Playing for its second weekend in an unlikely performance space—The Institute Library at 847 Chapel Street—is a stripped-down production of Samuel Beckett’s Catastrophe. Staged by The Young Mechanics Theatre Ensemble, in its inaugural production, the play is both intimate and enigmatic. Consisting of only three characters—a Director (Jeremy Funke), his Assistant (Kaia Monroe), and a Protagonist (Brian Riley)—the dramatic comedy seems as if it is primarily intended as a meditation upon theater. We see the Assistant lead the Protagonist onto a “plinth” or “pedestal” (actually a chair) in a stage space; he’s gowned in black, looking somewhat priestly, hobbled, drooling. The Director proceeds to put him through his paces, demanding the Assistant remove clothes, alter his pose, whiten his skin, looking, we suppose, for the right image to express his idea. We’re clearly in a place where “humanity” (whatever we might conceive that to be) can be compressed into one forlorn figure made to bend or stretch at the autocratic whims of a dictatorial Director. The Assistant at times hesitates, but gamely makes a note of each alteration the Director calls for.
The handbill informs us that the play is “for Vaclav Havel,” and, since Havel was himself a playwright, the play might read as a wry reflection on how potentially dehumanizing theater can be for its participants. It’s to the credit of the play’s director (as opposed to the Director in the play) James Leaf that the element of dramatic commentary is never lost sight of. We’re always aware that what we’re witnessing is not far removed from the grueling rehearsal procedures of theater, to say nothing of the fact that the Protagonist is also always an Actor. A man who has actually to stand silently on a chair for the play’s duration (a half hour, tops) and endure what must be endured.
And yet, Havel, who died last year, was also an important Czech political leader, imprisoned at the time the play was written. With this in mind, it’s easy also to read the Protagonist as a man being oppressed by a regime that dictates how he must move, or stand, or comport himself.
As the Director, Jeremy Funke sucks on a cigar, demands a light frequently, is impatient and distracted but not wholly uncommunicative. He expresses quite well the feeling that this is the Director’s project and his task is to satisfy his audience—his line about having “them all on their feet” suggests he feels he knows best what the audience wants. His Assistant, Kaia Monroe, pleads a little for her touches—she has the Protagonist in a gown and a hat—but doggedly pursues the Director’s vision, as an Assistant must. When the Director withdraws for a bit, her frenzy of cleaning his chair, after she had collapsed into it briefly, expresses the emotional toll of her work, and also her status between the silent Protagonist and the demanding Director: she has liberty of movement even if she has to retract most of what she does of her own will. As the Protagonist, Brian Kiley is superb. He maintains the right degree of dereliction so common with Beckett’s heroes, and, while looking on at the Assistant at the chair, manages a mute expression of inner revelation that strongly suggests a rapport. In the end his gaze off into the distance and what we read there carries much of the play’s ultimate meaning.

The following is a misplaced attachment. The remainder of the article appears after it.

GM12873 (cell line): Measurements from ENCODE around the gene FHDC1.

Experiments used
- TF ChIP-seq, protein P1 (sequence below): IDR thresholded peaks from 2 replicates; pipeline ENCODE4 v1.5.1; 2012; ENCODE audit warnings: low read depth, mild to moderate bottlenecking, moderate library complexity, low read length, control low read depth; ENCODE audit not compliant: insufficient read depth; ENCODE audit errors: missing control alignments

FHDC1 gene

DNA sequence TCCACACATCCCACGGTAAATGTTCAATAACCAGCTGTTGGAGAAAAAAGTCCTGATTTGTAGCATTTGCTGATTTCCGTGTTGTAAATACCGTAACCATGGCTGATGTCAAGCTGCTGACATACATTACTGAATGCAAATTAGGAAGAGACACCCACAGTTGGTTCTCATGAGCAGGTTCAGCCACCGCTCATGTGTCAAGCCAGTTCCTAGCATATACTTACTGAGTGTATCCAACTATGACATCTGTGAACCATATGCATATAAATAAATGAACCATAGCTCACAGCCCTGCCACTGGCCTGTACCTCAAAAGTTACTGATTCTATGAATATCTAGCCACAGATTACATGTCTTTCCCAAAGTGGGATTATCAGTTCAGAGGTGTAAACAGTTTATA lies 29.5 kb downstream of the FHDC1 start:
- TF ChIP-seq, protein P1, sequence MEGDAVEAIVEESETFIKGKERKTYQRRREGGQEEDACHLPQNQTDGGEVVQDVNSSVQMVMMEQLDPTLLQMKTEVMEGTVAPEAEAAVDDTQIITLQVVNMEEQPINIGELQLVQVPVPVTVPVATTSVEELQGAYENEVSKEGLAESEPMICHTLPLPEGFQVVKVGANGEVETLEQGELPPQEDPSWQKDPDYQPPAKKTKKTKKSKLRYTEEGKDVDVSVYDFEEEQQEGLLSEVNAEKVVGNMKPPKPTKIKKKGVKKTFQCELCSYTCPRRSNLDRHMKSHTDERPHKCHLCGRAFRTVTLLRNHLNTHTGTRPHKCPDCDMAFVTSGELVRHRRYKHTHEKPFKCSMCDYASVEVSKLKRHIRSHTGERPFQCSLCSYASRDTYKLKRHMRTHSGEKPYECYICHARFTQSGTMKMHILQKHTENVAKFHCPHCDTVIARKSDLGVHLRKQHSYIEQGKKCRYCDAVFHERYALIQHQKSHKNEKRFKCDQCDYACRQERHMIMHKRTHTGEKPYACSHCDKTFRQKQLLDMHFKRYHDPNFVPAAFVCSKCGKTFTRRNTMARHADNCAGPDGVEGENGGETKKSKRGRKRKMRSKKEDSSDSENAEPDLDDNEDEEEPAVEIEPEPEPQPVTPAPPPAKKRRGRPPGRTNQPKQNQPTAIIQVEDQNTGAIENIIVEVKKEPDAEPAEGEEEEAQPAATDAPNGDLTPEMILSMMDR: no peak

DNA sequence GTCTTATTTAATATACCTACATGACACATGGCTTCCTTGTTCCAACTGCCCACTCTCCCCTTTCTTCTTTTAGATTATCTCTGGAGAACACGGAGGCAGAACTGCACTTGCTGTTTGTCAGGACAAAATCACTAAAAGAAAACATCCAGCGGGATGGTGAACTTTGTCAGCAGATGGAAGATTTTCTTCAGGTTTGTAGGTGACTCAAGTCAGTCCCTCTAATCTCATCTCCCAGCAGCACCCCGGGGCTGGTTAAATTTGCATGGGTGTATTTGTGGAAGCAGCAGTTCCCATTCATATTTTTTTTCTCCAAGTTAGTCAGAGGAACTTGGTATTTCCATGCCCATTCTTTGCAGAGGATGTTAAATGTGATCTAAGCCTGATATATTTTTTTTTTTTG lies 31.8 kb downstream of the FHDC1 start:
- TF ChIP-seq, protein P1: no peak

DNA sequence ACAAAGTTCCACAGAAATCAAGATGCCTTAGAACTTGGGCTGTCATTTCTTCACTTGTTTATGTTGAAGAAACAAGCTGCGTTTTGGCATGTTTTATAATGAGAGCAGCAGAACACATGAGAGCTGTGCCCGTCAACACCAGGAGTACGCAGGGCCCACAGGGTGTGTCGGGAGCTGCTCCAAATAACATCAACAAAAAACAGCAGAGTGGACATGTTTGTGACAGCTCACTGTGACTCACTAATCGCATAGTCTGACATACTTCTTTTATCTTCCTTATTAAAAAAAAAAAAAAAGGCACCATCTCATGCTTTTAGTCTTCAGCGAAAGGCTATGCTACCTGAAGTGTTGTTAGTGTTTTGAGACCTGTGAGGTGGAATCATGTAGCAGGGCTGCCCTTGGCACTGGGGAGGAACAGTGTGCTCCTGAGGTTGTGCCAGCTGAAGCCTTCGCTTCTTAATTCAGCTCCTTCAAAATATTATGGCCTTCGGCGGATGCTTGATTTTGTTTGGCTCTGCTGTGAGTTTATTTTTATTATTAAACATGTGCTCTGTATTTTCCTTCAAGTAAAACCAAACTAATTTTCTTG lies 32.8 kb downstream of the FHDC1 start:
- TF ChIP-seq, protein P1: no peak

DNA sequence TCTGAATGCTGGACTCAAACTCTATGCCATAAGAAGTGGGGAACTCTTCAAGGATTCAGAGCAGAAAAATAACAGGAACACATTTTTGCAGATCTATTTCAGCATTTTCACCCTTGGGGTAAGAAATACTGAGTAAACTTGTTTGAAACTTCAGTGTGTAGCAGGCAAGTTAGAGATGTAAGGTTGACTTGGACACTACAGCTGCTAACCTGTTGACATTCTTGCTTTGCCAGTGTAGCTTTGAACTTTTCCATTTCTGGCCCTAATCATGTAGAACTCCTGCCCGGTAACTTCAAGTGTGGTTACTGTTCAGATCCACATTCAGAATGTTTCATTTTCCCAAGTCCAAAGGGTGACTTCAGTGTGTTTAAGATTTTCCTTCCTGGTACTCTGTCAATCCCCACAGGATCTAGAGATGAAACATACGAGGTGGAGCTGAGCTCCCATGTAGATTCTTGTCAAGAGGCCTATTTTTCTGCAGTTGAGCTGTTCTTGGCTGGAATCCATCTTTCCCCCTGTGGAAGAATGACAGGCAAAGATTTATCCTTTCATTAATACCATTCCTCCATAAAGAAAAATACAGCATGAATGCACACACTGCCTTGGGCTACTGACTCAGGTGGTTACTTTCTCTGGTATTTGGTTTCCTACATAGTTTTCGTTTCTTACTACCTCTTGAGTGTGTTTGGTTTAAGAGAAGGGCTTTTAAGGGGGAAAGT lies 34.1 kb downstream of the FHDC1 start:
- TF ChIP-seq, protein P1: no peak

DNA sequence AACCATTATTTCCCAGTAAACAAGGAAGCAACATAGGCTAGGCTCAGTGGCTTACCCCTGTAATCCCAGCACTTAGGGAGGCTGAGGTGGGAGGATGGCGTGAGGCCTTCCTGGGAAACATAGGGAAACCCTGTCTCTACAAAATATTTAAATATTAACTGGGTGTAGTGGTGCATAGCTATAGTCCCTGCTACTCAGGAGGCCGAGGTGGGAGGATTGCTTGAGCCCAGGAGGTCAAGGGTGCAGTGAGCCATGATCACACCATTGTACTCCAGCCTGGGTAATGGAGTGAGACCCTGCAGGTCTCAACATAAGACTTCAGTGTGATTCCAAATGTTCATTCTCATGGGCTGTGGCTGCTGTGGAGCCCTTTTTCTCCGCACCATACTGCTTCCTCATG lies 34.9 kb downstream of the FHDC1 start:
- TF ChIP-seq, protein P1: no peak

Beckett is always a wonder in how much he can convey with so little, and Catastrophe is suggestive on many levels. The title itself can mean, as it generally does, a “disaster,” typically a natural kind, but in its more theatrical meaning it refers to the turn toward a play’s conclusion—the happy outcome of comedy, the disastrous outcome of tragedy. This relatively late play of Beckett’s is perhaps somewhat unique in seeming to offer a deliberate comic catastrophe, though not unequivocally. The final action of the Protagonist, in appearing stoical, defiant, or at least self-willed, can be construed as a message of political hope for the fortunes of dissidents like Havel, or it could also, in the manner of Beckettian irony, allude to the comedy of such hopes and assertions in the face of the surrounding conditions.
In other words, it’s the sort of play you have to make up your own mind about, and to do that you have to see it. And you should:
Performances will be held at 8:00 p.m. at the Institute Library, 847 Chapel Street, March 23, 24, 30, and 31. $5 suggested donation. Because of limited seating, reservations are strongly recommended. To make reservations, please email firstname.lastname@example.org and specify the night you wish to attend and the number of people in your party. Each performance concludes with refreshments and a salon-style discussion.
Samuel Beckett’s Catastrophe Directed by James Leaf
Produced by The Young Mechanics Theatre Ensemble: Will Baker, Megan Black, Jeremy Funke, Alice-Anne Harwood, James Leaf, Kaia Monroe, Brian Riley, and Elisabeth Sacks
March 23, 24, 30, 31 The Institute Library 847 Chapel Street, New Haven